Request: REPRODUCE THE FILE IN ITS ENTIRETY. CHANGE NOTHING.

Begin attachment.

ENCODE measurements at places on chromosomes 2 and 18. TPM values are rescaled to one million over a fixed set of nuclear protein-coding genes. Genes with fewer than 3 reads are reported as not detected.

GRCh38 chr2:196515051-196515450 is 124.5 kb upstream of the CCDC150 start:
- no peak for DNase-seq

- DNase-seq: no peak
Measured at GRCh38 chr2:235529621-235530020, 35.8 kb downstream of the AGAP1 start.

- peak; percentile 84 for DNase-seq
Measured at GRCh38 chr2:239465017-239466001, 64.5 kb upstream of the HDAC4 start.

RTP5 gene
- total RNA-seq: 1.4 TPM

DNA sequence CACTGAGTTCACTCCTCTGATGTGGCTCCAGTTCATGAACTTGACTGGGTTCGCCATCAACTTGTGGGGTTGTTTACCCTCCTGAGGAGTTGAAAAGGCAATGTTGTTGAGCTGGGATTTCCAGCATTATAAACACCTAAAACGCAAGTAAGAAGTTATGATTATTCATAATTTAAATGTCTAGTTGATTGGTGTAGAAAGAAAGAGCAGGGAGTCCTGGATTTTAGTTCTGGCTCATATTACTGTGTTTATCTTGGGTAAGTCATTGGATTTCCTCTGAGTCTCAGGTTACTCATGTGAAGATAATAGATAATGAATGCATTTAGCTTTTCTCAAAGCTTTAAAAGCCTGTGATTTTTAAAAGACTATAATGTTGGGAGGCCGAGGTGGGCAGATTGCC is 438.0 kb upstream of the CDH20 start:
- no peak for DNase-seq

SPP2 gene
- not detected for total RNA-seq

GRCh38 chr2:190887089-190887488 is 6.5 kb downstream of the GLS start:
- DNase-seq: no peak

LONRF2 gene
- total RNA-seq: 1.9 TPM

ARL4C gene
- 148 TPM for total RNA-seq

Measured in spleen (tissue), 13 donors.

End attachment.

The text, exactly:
ENCODE measurements at places on chromosomes 2 and 18. TPM values are rescaled to one million over a fixed set of nuclear protein-coding genes. Genes with fewer than 3 reads are reported as not detected.

GRCh38 chr2:196515051-196515450 is 124.5 kb upstream of the CCDC150 start:
- no peak for DNase-seq

- DNase-seq: no peak
Measured at GRCh38 chr2:235529621-235530020, 35.8 kb downstream of the AGAP1 start.

- peak; percentile 84 for DNase-seq
Measured at GRCh38 chr2:239465017-239466001, 64.5 kb upstream of the HDAC4 start.

RTP5 gene
- total RNA-seq: 1.4 TPM

DNA sequence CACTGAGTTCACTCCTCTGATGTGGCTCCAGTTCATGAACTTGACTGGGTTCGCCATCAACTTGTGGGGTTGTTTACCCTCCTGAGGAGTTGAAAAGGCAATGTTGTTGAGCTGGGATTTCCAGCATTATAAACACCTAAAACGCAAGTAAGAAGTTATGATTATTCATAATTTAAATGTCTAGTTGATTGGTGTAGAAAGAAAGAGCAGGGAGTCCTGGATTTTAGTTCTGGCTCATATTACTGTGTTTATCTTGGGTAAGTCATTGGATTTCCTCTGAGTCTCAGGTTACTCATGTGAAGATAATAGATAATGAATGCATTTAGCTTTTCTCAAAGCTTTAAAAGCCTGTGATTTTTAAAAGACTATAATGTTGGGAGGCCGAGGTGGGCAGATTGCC is 438.0 kb upstream of the CDH20 start:
- no peak for DNase-seq

SPP2 gene
- not detected for total RNA-seq

GRCh38 chr2:190887089-190887488 is 6.5 kb downstream of the GLS start:
- DNase-seq: no peak

LONRF2 gene
- total RNA-seq: 1.9 TPM

ARL4C gene
- 148 TPM for total RNA-seq

Measured in spleen (tissue), 13 donors.